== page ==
cover image Salt River

Salt River

James Sallis, . . Walker, $21.95 (146pp) ISBN 978-0-8027-1617-0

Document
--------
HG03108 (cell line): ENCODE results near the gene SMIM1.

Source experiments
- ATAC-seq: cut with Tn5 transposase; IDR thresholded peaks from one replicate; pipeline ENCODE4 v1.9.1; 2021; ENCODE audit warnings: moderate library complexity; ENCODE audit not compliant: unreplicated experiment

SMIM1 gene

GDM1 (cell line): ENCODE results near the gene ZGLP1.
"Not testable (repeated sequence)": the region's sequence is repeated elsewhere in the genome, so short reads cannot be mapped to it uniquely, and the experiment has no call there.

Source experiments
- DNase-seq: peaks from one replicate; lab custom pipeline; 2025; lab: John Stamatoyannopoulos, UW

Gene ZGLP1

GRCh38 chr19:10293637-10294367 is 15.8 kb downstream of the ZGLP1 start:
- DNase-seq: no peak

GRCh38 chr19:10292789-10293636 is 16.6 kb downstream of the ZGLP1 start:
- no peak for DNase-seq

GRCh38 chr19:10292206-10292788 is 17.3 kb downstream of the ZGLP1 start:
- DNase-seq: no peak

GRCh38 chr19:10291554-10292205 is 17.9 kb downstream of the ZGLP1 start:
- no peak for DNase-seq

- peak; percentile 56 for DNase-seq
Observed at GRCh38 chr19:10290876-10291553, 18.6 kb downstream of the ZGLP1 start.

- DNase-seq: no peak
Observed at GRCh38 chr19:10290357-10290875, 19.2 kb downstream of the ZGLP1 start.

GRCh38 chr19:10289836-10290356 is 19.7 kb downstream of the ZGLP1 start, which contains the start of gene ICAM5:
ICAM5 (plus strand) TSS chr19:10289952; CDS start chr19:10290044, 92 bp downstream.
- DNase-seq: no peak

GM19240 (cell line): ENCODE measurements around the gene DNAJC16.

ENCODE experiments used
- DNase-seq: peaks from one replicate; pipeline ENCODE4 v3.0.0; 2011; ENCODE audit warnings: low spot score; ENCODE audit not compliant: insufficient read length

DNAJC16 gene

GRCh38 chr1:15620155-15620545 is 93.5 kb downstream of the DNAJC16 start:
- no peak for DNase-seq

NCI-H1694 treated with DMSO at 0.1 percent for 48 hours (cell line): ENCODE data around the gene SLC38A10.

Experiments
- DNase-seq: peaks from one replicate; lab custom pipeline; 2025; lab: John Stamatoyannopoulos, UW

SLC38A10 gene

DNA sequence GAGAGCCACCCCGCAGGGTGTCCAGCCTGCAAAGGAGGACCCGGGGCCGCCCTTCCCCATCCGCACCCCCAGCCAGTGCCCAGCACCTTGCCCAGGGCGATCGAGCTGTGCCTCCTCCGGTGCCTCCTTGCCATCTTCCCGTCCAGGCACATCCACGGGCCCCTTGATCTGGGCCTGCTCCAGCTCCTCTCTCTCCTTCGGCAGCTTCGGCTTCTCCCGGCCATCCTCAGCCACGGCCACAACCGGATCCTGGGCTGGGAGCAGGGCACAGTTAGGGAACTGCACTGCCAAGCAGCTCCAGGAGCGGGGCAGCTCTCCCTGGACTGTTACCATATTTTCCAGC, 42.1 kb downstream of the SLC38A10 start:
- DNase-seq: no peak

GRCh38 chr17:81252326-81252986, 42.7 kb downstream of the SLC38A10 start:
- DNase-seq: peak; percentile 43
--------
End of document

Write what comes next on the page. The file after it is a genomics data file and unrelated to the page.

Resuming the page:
At the start of Sallis's sublime third novel to feature the philosophical John Turner (after 2006's Cripple Creek ), Turner, now the sheriff of a nameless rural community near Memphis, still grieves for his lover, Val, who was murdered two years earlier. His opening mantra—“Sometimes you just have to see how much music you can make with what you have left”—relates to not only Turner's melancholy mood but also the economically depressed area and its aging inhabitants. As Turner ponders the abstractions of life on a Main Street bench, a speeding car crashes through the front wall of city hall driven by the former sheriff's troubled son. The ensuing investigation leads Turner to some startling revelations about human nature as well as his own uncertain future. Sallis brilliantly uses flashbacks and tangential anecdotes, but it's the poetic prose (“blackbirds and crows crowded together at water's edge, covens of diminutive priests”) and the richly described rural Southern backdrop that make this slim book such a rewarding read. (Jan.)